And so we begin the month of April... A month filled with hopefully the first hint of sunshine which we have lacked so terribly in recent months, as well as celebrations of Easter and new beginnings. It should also be pointed out that this is the month of the permissible over indulgence of chocolate eggs as an added booster to launch us into what will hopefully be a hot summer ahead.
With talks of new beginnings and changes, the architectural world seems to be following suit. The RIBA continues its series of events on 'Ideas to Change British Architecture', which runs until the 27th April. Inspired by the Venice Takeaway exhibition which I was lucky enough to go and see in last year's Venice Biennale, the exhibition held at Portland place explores the inspirations, research and answers of ten groups discoveries from their world travels.
Staying with the RIBA and talks of what the future may hold, the 16th April brings forth a discussion hosted by Kevin McCloud, the Observer's architecture critic Rowan Moore, City of London chief planning officer Peter Rees, author/journalist Simon Jenkins and architect Julia Barfield. The topic... Are Tall Buildings Blighting our Skyline? New structures have the power to enthrall, but they can also alter the character of the city forever. Therefore can creation lead to an era of demise and darkness rather than a brighter future... Well I'll let you debate that point, otherwise I will be here all day!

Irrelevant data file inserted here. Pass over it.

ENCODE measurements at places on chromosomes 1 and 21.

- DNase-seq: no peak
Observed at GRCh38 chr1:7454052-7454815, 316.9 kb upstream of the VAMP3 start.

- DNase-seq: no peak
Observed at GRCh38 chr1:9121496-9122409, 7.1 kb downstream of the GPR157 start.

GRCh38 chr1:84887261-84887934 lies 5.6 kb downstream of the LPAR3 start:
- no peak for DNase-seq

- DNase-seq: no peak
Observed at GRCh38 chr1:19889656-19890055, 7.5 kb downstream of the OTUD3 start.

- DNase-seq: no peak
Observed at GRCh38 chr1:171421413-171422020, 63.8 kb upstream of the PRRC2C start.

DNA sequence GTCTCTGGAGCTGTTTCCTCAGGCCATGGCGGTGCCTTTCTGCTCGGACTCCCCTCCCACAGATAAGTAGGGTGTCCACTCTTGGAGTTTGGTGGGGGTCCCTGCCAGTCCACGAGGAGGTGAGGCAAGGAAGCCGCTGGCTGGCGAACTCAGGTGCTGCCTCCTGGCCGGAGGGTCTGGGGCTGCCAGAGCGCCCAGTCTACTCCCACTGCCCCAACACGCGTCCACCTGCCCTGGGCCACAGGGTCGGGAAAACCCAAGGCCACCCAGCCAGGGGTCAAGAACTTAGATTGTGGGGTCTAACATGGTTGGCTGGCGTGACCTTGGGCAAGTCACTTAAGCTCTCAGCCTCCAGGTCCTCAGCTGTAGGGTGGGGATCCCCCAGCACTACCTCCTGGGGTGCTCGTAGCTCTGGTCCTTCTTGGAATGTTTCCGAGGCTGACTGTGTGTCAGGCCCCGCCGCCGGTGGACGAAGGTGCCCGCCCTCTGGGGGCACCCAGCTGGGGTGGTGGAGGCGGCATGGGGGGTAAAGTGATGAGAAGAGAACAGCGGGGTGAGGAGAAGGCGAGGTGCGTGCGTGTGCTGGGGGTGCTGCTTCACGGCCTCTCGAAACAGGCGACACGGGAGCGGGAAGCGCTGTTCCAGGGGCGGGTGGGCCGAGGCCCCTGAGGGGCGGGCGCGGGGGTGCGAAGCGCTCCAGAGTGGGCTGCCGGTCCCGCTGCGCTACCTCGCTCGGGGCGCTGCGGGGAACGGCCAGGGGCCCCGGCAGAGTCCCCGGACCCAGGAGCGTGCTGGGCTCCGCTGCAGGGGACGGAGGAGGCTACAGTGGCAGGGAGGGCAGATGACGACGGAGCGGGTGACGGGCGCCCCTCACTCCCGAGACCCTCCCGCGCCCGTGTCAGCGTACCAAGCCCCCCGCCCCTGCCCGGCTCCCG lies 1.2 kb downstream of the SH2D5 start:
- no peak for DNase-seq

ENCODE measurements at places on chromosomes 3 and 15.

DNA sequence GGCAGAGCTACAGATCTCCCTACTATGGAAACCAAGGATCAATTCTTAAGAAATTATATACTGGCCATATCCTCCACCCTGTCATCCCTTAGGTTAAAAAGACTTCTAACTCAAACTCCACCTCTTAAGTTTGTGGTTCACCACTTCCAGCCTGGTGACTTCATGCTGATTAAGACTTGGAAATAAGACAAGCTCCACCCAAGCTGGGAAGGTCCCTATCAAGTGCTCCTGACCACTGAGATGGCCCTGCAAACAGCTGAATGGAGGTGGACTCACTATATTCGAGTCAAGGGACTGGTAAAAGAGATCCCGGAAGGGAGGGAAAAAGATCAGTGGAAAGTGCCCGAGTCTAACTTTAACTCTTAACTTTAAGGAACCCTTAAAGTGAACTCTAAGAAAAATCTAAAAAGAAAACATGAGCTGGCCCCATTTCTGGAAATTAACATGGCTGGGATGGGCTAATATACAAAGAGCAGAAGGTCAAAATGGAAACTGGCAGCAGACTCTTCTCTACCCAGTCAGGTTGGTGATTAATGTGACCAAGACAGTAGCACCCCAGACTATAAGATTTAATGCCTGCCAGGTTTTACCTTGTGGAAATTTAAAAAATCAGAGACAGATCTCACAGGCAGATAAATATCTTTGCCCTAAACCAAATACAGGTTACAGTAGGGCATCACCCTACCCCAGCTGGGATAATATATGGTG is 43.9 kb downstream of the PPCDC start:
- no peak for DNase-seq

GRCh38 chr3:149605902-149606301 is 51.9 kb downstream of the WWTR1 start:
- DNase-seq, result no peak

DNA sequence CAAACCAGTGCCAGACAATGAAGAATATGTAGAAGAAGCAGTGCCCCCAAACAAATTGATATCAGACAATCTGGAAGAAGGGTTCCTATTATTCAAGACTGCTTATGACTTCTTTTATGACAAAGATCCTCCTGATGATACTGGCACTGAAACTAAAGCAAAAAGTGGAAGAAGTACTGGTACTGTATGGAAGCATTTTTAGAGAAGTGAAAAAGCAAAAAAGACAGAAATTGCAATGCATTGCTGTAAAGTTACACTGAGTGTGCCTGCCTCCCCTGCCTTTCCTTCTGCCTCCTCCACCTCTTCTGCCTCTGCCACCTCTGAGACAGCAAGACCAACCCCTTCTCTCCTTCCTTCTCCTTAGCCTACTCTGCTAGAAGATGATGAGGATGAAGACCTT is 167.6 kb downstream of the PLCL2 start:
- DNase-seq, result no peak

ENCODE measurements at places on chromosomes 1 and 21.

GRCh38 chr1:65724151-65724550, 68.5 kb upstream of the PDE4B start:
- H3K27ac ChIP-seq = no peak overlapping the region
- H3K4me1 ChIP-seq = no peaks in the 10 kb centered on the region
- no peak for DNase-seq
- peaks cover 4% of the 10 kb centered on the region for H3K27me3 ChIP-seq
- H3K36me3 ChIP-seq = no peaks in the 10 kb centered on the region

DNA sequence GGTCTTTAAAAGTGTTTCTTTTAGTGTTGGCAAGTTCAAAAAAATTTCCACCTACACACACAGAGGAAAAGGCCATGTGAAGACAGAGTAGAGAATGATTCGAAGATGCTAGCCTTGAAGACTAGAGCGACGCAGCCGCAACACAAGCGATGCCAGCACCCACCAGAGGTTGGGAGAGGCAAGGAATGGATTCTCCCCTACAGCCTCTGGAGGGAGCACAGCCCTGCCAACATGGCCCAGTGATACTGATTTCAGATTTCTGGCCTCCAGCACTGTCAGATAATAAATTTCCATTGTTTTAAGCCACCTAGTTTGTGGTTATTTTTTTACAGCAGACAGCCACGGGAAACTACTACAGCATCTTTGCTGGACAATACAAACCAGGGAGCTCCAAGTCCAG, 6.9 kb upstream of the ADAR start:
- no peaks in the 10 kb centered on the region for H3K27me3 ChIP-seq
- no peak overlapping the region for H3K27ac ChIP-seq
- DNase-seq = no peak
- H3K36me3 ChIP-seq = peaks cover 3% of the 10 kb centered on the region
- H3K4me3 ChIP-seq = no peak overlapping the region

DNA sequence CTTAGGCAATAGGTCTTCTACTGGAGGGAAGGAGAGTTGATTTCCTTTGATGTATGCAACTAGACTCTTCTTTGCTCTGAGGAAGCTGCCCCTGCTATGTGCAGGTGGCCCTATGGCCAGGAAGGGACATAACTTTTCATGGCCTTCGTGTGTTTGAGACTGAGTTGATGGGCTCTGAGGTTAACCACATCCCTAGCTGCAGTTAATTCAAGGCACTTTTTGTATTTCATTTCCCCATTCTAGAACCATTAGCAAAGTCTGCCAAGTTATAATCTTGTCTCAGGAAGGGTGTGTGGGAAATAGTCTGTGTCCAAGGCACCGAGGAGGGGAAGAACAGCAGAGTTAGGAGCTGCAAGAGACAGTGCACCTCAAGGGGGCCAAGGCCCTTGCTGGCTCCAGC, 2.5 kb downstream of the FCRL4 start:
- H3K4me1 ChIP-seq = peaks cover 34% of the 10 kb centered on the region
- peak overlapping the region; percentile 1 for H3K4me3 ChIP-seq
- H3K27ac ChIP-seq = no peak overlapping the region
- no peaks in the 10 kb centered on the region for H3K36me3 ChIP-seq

For those who may not want to dwell solely at Portland Place for the whole month ahead, then the Royal Academy of Arts continues to run its exhibition 'Same old, same old'. Veering not to far away from the theme of fresh starts, this exhibition has sought to look at the Architecture Space in a 'new light, offering a multi-sensory experience of a space heavy with history'.
The NLA is also the place to be when it comes to showcases that look to celebrate architecture in forms that enthuse and intrigue the viewer. Field Explorations is a new exhibition that, as expected at the NLA, does not disappoint. The hand drawings by the students of the Syracuse University School of Architecture (New York) offer broad overviews of architecture, art and urbanism in London through visions and techniques that are worth standing still for (which in London is something rarely done).
If you however are someone who does not enjoy the ideas of change, and likes to revel in the triumphs of the past, then it is worth noting that on the 22nd April is the birthday of James Stirling. Thought to be one of the most important and influential architects of the second half of the 20th century by critics and architects alike. He is also the namesake for the Stirling Prize, which if you did not know is a British annual prize for architecture, and thus deserves a raised glass and a trip to Tate Britain where he had designed the Clore Galleries in 1987.